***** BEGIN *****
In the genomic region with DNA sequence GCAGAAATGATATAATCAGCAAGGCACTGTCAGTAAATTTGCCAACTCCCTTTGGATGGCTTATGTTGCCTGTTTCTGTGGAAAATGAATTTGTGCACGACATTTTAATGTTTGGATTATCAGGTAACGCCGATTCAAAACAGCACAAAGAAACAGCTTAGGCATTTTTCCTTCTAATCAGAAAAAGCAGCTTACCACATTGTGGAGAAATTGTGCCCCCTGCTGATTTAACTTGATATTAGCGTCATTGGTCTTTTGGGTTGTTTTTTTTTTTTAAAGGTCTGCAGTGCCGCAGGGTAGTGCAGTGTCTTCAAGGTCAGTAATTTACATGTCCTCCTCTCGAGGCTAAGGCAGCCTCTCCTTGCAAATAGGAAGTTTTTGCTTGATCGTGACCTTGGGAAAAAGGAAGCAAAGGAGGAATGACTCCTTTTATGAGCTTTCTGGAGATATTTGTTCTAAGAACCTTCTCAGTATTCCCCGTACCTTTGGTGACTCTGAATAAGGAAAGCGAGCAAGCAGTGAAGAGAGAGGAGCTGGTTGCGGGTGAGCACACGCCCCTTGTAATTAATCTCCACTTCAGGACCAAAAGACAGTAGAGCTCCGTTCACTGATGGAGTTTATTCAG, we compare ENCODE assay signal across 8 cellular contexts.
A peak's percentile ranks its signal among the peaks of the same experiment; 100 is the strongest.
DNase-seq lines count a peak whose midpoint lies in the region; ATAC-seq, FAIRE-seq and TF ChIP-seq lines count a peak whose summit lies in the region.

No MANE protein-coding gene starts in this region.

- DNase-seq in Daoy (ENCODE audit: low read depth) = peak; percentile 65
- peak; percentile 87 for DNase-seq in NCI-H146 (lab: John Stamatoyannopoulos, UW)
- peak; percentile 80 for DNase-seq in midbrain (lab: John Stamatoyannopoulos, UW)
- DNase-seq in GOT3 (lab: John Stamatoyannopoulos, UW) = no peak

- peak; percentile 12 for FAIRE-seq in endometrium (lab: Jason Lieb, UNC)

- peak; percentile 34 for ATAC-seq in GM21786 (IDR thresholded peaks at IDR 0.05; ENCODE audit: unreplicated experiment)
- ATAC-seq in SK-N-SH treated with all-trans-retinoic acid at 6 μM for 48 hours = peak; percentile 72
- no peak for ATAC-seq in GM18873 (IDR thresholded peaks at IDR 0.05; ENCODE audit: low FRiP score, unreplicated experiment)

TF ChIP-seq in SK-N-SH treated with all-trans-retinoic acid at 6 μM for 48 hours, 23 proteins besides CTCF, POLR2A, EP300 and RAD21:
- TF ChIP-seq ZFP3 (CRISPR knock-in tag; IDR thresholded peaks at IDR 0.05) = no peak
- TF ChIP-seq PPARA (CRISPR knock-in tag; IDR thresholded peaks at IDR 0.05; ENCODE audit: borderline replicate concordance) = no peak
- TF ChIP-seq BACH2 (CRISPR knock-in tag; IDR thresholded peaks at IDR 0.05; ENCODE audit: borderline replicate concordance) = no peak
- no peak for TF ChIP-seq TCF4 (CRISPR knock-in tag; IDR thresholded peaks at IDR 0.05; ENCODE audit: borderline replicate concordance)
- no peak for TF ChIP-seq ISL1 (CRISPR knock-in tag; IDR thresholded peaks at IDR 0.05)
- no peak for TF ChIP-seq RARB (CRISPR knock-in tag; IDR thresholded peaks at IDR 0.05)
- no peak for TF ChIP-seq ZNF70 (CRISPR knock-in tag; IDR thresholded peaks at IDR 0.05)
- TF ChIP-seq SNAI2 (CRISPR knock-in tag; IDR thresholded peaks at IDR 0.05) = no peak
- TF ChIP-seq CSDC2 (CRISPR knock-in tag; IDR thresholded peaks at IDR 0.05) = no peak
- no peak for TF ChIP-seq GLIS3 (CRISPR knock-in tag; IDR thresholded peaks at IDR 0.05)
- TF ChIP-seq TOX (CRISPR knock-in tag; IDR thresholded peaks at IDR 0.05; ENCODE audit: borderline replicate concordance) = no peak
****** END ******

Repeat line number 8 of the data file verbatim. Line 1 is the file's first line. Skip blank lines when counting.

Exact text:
- DNase-seq in GOT3 (lab: John Stamatoyannopoulos, UW) = no peak